Post-storm surveys reveal large-scale spatial patterns and influences of site factors, forest structure and diversity in endemic bark-beetle populations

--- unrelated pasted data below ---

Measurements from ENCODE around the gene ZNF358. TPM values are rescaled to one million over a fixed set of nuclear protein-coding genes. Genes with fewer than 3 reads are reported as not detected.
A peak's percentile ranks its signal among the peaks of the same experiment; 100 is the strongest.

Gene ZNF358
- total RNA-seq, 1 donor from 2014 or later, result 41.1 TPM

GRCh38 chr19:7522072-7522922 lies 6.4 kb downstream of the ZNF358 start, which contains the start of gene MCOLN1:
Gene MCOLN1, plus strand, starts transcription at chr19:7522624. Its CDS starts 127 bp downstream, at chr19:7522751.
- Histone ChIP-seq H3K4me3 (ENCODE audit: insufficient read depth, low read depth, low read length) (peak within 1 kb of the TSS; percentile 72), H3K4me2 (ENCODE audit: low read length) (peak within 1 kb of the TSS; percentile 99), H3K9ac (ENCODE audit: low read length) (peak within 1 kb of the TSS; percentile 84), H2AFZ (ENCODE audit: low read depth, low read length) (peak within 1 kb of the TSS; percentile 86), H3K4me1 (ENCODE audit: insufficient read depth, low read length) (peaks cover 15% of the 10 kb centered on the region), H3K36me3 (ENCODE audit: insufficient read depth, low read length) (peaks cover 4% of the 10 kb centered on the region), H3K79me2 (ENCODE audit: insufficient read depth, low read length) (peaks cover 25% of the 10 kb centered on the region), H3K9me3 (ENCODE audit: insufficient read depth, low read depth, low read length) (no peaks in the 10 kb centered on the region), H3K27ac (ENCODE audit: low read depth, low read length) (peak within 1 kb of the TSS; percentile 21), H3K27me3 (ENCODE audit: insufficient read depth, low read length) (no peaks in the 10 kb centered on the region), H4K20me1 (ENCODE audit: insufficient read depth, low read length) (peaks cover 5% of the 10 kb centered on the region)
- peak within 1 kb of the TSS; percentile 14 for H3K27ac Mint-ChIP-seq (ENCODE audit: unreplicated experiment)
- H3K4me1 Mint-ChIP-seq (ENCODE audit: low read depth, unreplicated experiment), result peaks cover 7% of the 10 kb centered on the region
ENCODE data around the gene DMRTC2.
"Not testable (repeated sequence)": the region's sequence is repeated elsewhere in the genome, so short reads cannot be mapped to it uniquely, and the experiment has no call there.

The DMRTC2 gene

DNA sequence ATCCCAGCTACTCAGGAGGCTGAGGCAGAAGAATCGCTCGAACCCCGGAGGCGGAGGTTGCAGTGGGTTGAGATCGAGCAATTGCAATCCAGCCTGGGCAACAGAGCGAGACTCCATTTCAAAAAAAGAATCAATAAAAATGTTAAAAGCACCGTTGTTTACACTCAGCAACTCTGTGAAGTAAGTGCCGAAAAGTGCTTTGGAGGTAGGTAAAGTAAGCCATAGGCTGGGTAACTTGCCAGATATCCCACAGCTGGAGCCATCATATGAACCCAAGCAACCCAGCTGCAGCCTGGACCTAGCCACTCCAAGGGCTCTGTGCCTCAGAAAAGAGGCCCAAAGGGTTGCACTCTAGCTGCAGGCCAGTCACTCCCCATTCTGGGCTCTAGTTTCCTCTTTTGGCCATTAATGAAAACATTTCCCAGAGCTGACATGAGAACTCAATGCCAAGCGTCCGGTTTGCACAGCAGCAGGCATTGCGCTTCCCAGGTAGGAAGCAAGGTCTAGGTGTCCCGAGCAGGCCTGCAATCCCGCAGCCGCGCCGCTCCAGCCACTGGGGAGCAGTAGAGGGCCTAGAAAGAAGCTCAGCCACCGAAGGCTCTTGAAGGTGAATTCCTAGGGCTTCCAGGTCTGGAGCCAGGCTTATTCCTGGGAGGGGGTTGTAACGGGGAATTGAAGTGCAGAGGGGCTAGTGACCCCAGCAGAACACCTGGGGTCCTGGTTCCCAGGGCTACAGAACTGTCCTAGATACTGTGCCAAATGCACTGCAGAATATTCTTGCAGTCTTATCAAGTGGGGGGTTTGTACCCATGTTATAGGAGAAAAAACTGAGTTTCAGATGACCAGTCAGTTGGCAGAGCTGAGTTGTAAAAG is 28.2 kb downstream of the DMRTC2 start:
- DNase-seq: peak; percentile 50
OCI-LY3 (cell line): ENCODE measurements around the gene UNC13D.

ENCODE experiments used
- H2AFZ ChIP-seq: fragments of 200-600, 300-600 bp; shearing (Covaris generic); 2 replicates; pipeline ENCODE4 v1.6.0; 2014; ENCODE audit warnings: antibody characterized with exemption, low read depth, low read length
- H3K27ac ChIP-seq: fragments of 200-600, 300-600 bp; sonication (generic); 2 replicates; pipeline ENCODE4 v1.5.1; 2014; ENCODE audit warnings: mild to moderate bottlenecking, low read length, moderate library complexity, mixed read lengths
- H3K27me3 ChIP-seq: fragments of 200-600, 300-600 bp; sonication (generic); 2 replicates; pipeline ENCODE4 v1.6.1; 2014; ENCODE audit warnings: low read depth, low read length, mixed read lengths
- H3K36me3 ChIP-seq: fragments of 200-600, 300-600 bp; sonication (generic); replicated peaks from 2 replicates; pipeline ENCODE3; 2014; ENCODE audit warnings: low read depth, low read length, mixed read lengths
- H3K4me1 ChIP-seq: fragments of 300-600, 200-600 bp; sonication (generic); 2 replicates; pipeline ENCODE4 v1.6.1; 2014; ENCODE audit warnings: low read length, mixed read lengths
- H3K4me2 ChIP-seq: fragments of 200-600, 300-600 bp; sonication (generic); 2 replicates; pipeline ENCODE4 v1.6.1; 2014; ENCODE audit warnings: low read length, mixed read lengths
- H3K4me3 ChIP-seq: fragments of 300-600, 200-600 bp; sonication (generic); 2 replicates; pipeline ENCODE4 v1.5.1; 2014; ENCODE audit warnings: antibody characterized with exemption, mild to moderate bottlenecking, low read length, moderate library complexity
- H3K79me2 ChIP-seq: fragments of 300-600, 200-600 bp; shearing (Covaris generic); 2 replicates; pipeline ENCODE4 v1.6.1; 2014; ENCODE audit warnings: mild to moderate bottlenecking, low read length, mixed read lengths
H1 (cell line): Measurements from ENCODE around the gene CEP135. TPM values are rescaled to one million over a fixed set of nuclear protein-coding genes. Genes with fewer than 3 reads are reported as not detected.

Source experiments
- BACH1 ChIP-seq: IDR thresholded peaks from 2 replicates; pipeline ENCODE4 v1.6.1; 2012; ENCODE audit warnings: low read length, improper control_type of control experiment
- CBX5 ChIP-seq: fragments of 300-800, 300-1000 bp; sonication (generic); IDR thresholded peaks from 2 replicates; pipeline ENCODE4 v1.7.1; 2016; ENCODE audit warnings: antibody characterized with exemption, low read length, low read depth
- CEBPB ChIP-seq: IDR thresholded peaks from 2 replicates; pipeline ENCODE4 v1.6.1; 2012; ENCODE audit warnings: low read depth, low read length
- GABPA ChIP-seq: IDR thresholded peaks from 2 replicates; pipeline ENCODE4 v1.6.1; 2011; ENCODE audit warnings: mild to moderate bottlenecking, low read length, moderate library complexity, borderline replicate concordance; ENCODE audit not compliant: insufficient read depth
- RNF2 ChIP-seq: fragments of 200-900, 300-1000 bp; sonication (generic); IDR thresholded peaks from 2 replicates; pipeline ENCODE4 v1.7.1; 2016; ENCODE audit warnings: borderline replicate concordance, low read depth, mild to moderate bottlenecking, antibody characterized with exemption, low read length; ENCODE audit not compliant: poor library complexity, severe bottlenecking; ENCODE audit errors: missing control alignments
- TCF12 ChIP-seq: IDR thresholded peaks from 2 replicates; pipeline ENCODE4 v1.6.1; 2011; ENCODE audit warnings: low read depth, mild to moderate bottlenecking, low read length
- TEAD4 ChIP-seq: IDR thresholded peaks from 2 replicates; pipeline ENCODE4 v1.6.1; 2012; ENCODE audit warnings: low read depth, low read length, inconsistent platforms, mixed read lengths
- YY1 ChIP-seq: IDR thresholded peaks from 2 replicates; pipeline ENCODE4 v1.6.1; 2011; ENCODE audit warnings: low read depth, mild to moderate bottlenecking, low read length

The storm that struck France on december 26th and 28th 1999 felled 140 million m3 of timber and had a high economic, social and landscape impact. This event offered the opportunity to study large-scale patterns in populations of forest insect pests that would benefit from the abundant breeding material. A large-scale survey was carried out in France in 2000 to sample the most frequently observed species developing on spruce (Ips typographus, Pityogene schalcographus) and pine (Tomicus piniperda, Ips sexdentatus) in 898 locations distributed throughout wind-damaged areas. The local abundance of each species scored on a 0 to 5 scale was analysed using geostatistical estimators to explore the extent and intensity of spatial autocorrelation, and was related to site, stand, and neighbourhood landscape metrics of the forest cover (in particular the interconnection with broadleaf forest patches) found within dispersal distance. All species but I. sexdentatus, which was much less abundant, displayed large-scale spatial dependence and regional variations in abundance. Lower infestation levels per tree (windfalls and standing trees) were observed in stands with a high proportion of wind-damaged trees, which was interpreted as the result of beetles distributing themselves among the available breeding material. More infestations were observed in wind-broken trees as compared to wind-felled trees. More importantly, populations showed significant relationships with the structure of coniferous stands (in particular with the number of coniferous patches). T. piniperda population levels were negatively correlated to the amount of coniferous edge shared with broadleaf forest patches, possibly because of the disruptive effect of non-host volatiles on host-finding processes at the landscape-scale. The differences observed between species regarding patterns and relationships to site, stand, and forest cover characteristics are discussed in relation to the ecological characteristics of each species.